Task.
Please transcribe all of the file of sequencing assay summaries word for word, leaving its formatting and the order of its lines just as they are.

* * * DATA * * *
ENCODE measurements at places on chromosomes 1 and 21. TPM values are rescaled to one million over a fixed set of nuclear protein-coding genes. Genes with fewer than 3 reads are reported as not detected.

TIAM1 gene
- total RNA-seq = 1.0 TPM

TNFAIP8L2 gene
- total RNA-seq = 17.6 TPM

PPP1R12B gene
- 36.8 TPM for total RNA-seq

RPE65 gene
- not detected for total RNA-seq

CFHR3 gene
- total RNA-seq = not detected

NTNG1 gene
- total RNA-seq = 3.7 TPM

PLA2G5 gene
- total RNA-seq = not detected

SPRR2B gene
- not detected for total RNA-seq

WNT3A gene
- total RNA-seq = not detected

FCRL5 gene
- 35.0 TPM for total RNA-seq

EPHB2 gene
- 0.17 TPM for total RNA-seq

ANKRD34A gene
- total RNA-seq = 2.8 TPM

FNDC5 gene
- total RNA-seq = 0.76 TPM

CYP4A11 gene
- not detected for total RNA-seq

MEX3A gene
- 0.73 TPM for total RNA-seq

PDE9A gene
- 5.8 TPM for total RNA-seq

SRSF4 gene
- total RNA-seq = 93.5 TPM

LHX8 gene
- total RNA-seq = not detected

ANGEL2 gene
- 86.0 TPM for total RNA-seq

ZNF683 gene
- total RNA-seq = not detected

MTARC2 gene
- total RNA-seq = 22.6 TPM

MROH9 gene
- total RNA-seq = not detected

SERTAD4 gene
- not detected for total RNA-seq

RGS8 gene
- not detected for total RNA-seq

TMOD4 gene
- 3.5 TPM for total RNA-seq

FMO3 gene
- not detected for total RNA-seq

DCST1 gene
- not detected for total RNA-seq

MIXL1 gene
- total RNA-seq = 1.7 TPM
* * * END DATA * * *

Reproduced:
ENCODE measurements at places on chromosomes 1 and 21. TPM values are rescaled to one million over a fixed set of nuclear protein-coding genes. Genes with fewer than 3 reads are reported as not detected.

TIAM1 gene
- total RNA-seq = 1.0 TPM

TNFAIP8L2 gene
- total RNA-seq = 17.6 TPM

PPP1R12B gene
- 36.8 TPM for total RNA-seq

RPE65 gene
- not detected for total RNA-seq

CFHR3 gene
- total RNA-seq = not detected

NTNG1 gene
- total RNA-seq = 3.7 TPM

PLA2G5 gene
- total RNA-seq = not detected

SPRR2B gene
- not detected for total RNA-seq

WNT3A gene
- total RNA-seq = not detected

FCRL5 gene
- 35.0 TPM for total RNA-seq

EPHB2 gene
- 0.17 TPM for total RNA-seq

ANKRD34A gene
- total RNA-seq = 2.8 TPM

FNDC5 gene
- total RNA-seq = 0.76 TPM

CYP4A11 gene
- not detected for total RNA-seq

MEX3A gene
- 0.73 TPM for total RNA-seq

PDE9A gene
- 5.8 TPM for total RNA-seq

SRSF4 gene
- total RNA-seq = 93.5 TPM

LHX8 gene
- total RNA-seq = not detected

ANGEL2 gene
- 86.0 TPM for total RNA-seq

ZNF683 gene
- total RNA-seq = not detected

MTARC2 gene
- total RNA-seq = 22.6 TPM

MROH9 gene
- total RNA-seq = not detected

SERTAD4 gene
- not detected for total RNA-seq

RGS8 gene
- not detected for total RNA-seq

TMOD4 gene
- 3.5 TPM for total RNA-seq

FMO3 gene
- not detected for total RNA-seq

DCST1 gene
- not detected for total RNA-seq

MIXL1 gene
- total RNA-seq = 1.7 TPM